Taking lessons learned, the time is now to plan for your post-COVID plans and how your digital front door can extend your mission as you intentionally re-open your care facilities.
Re-imagine access: As you build your strategy, consider how new front door solutions are being offered by non-traditional ‘providers’, like Anthem, Walgreens and CVS/Aetna, to address gaps in the primary care landscape.
These gaps include inaccurate online health information, lack of access to personal health information, long wait times for appointments, lack of price transparency and other issues that impact patients along their care journey.
Barriers can be addressed by tools that assist in triaging, medication adherence, capacity management as well as two-way patient communication via websites, patient portals and apps.
Anthem has partnered with a digital health start-up, K Health, to offer symptom triaging to their 40 million members to provide care guidance and access. Members provide their symptoms to an AI-enabled algorithm and can text directly with providers for advice. Walgreens, with locations that are accessible by 78% of the U.S. population, has launched Find Care, which offers everything from lab tests to virtual consults.
CVS/Aetna has spent nearly 10 years building out digital health tools, focusing on medication adherence, with the power to leverage data as a pharmacy, payer and retail clinic to connect with their patients. Other organizations are launching chat bots for assessments and triage or more deeply leveraging remote patient monitoring for care. Each of these digital front door tools is changing how patients access care.
Guest post by Susan Kanvik, healthcare senior director, Point B.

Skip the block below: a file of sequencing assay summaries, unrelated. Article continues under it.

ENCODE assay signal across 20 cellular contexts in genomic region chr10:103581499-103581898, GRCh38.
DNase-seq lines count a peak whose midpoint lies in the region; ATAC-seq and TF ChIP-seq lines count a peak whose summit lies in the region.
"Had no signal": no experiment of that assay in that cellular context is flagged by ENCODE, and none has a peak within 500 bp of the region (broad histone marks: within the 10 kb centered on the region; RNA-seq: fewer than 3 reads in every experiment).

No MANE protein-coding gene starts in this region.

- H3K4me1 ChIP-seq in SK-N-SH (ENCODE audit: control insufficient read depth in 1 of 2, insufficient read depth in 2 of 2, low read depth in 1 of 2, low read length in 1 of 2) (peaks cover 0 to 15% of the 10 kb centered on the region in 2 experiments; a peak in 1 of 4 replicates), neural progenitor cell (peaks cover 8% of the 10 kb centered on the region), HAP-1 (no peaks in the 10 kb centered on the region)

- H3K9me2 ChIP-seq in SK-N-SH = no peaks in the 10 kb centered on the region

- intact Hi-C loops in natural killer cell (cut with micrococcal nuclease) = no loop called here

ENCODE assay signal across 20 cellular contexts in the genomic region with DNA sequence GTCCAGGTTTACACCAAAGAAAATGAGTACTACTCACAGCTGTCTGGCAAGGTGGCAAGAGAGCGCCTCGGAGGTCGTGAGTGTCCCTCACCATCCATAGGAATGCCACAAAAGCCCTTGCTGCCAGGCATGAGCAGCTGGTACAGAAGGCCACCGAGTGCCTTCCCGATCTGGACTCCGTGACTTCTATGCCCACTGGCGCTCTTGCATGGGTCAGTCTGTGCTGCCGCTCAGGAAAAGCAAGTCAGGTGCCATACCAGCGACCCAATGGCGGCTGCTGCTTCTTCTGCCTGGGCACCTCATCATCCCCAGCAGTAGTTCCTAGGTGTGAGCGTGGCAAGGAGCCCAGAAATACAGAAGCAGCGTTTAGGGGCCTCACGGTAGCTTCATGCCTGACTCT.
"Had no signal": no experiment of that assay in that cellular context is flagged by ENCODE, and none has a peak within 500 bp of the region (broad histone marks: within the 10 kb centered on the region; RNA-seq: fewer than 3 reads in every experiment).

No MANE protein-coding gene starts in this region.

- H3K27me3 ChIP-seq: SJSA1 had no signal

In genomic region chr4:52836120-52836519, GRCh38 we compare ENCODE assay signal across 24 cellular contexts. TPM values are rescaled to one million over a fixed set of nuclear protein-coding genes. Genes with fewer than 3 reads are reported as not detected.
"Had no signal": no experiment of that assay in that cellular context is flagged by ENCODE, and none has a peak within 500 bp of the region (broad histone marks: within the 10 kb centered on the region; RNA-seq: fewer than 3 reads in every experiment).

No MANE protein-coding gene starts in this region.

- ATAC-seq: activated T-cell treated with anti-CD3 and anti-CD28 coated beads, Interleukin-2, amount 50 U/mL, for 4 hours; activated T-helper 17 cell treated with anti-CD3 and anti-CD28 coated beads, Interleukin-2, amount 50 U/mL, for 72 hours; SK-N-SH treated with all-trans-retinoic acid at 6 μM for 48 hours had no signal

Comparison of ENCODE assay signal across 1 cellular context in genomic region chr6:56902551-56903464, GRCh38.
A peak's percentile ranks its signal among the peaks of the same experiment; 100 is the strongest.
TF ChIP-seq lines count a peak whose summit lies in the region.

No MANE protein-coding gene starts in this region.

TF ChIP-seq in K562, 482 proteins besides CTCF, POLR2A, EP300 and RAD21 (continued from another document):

The goals of data governance have long been clear outside of the healthcare industry. Organizations want to enable better decision-making, reduce operational friction, protect the needs of data stakeholders, train management and staff to adopt common approaches to data issues, build standard, repeatable processes, reduce costs and increase effectiveness through coordination of efforts and ensure transparency of processes.
That’s a tall order. And one that’s coming to healthcare this year for several reasons:
Data regulatory mandates will increase the need for data transparency. For example, the requirement for distribution of clinical studies data for public consumption requires pharma and biotech companies to publish clinical study information publicly. This public exposure shines a light on the data, requiring it to be accurate and with consistent definitions.
As patients move toward becoming data consumers, the need for accurate data with consistent definitions becomes even more important. Higher deductible coverage is driving patients to research and buy healthcare services based on published data regarding a healthcare organization’s cost and quality. Additionally, patients are managing their health correspondence via patient portals which, again, requires absolute precision with data accuracy and definition.
The migration to enterprise data solutions and less clear ownership of data is becoming commonplace. While many healthcare organizations were well on their way to implementing enterprise EHRs, moving away from siloed applications, the health IT incentives included in the Patient Protection and Affordable Care Act (PPACA) have pushed a much higher number of healthcare organizations to enterprise solutions. With an enterprise EHR clinical solution, where data is less siloed, data “ownership” is less clear. In the not so distant past, individual departments would manage their own data. The move toward the adoption of enterprise systems requires enterprise level governance, which will increase in importance during the coming year and beyond.
Reporting requirements in healthcare have increased in scope and complexity. Having a data dictionary, a common data governance tool, facilitates common definitions, which is critical in supporting reporting requirements.
Sharing of data across healthcare organizations heightens the need for increased IT security. As healthcare organizations have grown through acquisitions and partnerships, many are finding it hard to share data within their organizations due to a lack of interoperability across different EHRs. This creates a challenge to share data beyond their organization, and healthcare organizations will need to carefully manage both how data is shared and the increased security risks that come with that sharing. Sharing of data and address the increased security risks that accompany it.